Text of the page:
Huehueteotl ("Old god"; agéd god in Nahuatl) is a Mesoamerican deity figuring in the pantheons of pre-Columbian cultures, particularly in Aztec mythology and others of the Central Mexico region. He is also sometimes called Ueueteotl. Although known mostly in the cultures of that region, images and iconography depicting Huehueteotl have been found at other archaeological sites across Mesoamerica, such as in the Gulf region, western Mexico, Protoclassic-era sites in the Guatemalan highlands such as Kaminaljuyú and Late-Postclassic sites on the northern Yucatán Peninsula.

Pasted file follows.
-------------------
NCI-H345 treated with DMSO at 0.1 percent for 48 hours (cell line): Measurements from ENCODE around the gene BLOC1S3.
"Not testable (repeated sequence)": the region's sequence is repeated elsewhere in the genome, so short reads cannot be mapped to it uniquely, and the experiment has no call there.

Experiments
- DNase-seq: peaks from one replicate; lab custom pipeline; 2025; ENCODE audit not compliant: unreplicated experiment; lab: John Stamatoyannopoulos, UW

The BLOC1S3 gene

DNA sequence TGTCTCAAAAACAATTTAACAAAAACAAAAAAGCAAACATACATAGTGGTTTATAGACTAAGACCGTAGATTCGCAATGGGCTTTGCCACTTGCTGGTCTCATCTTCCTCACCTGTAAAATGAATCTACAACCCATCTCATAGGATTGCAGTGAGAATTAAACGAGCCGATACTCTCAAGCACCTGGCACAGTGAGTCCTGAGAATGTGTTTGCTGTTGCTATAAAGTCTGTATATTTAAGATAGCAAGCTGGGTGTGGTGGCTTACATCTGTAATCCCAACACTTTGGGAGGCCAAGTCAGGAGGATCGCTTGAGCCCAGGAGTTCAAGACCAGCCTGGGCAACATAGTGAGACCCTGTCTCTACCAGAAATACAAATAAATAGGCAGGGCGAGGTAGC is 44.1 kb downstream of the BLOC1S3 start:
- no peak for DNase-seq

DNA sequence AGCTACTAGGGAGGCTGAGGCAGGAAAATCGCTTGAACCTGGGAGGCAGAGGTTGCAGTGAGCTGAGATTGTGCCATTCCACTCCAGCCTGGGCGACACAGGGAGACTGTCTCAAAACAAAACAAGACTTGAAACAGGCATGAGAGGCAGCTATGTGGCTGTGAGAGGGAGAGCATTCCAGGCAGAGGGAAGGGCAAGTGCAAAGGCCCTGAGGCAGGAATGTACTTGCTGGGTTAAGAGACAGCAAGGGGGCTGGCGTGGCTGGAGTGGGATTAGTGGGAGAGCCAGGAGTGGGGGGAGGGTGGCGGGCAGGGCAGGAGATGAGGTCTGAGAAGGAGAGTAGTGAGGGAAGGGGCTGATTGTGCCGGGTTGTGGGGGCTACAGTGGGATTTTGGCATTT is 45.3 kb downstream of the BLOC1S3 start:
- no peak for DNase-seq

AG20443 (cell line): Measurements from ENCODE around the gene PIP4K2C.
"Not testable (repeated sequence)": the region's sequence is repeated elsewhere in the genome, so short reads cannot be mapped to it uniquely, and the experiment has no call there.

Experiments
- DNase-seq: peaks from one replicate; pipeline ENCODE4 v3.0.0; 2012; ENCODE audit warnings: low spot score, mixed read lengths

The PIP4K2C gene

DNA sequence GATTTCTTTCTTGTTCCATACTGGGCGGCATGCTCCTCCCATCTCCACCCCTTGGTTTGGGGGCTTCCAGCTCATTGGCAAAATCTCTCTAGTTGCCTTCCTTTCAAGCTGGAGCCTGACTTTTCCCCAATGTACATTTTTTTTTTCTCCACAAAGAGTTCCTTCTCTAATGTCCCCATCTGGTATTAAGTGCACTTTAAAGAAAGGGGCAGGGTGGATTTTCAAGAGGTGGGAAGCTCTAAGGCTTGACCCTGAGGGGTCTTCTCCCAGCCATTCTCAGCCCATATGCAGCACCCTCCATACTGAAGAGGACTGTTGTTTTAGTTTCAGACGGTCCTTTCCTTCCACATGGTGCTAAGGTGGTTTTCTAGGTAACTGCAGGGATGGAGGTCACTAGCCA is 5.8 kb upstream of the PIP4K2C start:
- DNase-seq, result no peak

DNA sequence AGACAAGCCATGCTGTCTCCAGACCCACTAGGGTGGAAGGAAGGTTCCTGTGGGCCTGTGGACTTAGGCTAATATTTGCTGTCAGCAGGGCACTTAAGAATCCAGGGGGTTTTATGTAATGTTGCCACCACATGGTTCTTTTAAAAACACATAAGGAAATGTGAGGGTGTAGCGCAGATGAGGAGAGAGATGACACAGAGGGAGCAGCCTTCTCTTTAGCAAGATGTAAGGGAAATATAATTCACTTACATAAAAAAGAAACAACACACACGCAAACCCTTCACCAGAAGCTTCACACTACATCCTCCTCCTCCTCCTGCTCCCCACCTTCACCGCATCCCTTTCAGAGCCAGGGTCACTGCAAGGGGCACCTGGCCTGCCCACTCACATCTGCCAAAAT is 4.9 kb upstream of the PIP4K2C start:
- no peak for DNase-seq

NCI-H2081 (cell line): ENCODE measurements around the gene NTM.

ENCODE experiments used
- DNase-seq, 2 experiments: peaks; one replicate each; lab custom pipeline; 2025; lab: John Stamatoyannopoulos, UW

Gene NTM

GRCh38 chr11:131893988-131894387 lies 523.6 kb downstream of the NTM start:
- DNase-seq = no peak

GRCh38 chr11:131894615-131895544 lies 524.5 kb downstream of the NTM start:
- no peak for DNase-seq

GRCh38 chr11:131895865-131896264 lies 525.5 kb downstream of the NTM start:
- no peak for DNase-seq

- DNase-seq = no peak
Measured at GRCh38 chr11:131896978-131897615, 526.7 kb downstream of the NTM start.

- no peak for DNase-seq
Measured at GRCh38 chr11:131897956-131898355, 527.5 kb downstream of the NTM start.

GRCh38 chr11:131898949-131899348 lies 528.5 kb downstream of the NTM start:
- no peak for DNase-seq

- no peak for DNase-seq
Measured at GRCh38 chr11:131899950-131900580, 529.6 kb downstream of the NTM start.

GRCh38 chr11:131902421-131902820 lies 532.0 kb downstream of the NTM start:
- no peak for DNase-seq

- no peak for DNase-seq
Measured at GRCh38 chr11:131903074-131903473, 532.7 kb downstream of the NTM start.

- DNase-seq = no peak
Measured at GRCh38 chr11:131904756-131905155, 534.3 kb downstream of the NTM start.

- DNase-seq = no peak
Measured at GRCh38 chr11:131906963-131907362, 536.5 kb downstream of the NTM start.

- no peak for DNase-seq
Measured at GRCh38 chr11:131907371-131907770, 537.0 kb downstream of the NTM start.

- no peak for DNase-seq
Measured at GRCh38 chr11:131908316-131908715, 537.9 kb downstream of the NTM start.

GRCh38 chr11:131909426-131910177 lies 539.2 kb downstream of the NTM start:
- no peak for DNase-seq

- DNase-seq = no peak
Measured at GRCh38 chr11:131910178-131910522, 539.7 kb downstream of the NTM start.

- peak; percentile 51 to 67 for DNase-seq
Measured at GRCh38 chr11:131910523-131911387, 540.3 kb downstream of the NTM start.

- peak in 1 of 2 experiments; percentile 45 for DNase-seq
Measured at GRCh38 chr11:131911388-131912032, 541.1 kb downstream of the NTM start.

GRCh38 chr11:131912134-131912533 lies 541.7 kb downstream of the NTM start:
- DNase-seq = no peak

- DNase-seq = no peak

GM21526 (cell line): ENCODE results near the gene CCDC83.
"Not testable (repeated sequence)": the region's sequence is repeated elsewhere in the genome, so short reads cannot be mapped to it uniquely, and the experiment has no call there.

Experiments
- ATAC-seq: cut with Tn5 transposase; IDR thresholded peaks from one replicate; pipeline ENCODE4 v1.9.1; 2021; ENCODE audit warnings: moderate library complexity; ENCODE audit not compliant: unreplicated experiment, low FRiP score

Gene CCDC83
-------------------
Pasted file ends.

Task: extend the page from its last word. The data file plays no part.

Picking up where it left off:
Huehueteotl is frequently considered to overlap with, or be another aspect of, a central Mexican/Aztec deity associated with fire, Xiuhtecuhtli. In particular, the Florentine Codex identifies Huehueteotl as an alternative epithet for Xiutecuhtli, and consequently that deity is sometimes referred to as Xiutecuhtli-Huehueteotl.
However, Huehueteotl is characteristically depicted as an aged or even decrepit being, whereas Xiutecuhtli's appearance is much more youthful and vigorous, and he has a marked association with rulership and (youthful) warriors.
Monday, June 27, 2011
Posted by Raven_Nightwind at 8:48 AM